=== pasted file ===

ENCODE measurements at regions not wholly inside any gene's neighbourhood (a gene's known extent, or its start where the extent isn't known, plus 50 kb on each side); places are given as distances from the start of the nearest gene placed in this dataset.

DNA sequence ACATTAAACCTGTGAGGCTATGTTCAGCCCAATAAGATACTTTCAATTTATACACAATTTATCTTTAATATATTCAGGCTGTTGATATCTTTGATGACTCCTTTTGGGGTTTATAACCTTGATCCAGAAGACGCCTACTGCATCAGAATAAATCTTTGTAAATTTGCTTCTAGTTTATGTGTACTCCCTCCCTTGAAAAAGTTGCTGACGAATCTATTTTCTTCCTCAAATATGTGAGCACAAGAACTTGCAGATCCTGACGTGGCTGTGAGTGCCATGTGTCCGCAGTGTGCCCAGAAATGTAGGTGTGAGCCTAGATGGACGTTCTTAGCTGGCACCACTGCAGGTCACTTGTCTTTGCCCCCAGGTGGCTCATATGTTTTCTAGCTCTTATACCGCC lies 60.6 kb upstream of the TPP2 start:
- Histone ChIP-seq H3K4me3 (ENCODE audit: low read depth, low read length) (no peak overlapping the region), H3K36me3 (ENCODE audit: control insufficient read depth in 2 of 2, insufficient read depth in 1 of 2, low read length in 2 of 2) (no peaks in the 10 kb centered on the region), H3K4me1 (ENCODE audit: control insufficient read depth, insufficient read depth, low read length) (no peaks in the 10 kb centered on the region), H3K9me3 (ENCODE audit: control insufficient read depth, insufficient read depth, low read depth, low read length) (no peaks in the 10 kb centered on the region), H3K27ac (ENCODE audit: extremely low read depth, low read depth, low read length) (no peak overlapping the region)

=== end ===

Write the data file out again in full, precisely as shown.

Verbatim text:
ENCODE measurements at regions not wholly inside any gene's neighbourhood (a gene's known extent, or its start where the extent isn't known, plus 50 kb on each side); places are given as distances from the start of the nearest gene placed in this dataset.

DNA sequence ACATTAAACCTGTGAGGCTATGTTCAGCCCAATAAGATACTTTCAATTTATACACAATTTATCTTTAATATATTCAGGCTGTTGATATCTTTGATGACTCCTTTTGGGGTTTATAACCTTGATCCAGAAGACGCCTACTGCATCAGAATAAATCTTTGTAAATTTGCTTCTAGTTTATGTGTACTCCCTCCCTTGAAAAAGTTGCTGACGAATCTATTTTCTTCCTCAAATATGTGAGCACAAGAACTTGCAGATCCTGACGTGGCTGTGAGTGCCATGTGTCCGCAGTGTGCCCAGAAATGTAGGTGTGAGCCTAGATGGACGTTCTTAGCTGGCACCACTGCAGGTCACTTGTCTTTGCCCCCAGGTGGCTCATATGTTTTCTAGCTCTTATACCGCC lies 60.6 kb upstream of the TPP2 start:
- Histone ChIP-seq H3K4me3 (ENCODE audit: low read depth, low read length) (no peak overlapping the region), H3K36me3 (ENCODE audit: control insufficient read depth in 2 of 2, insufficient read depth in 1 of 2, low read length in 2 of 2) (no peaks in the 10 kb centered on the region), H3K4me1 (ENCODE audit: control insufficient read depth, insufficient read depth, low read length) (no peaks in the 10 kb centered on the region), H3K9me3 (ENCODE audit: control insufficient read depth, insufficient read depth, low read depth, low read length) (no peaks in the 10 kb centered on the region), H3K27ac (ENCODE audit: extremely low read depth, low read depth, low read length) (no peak overlapping the region)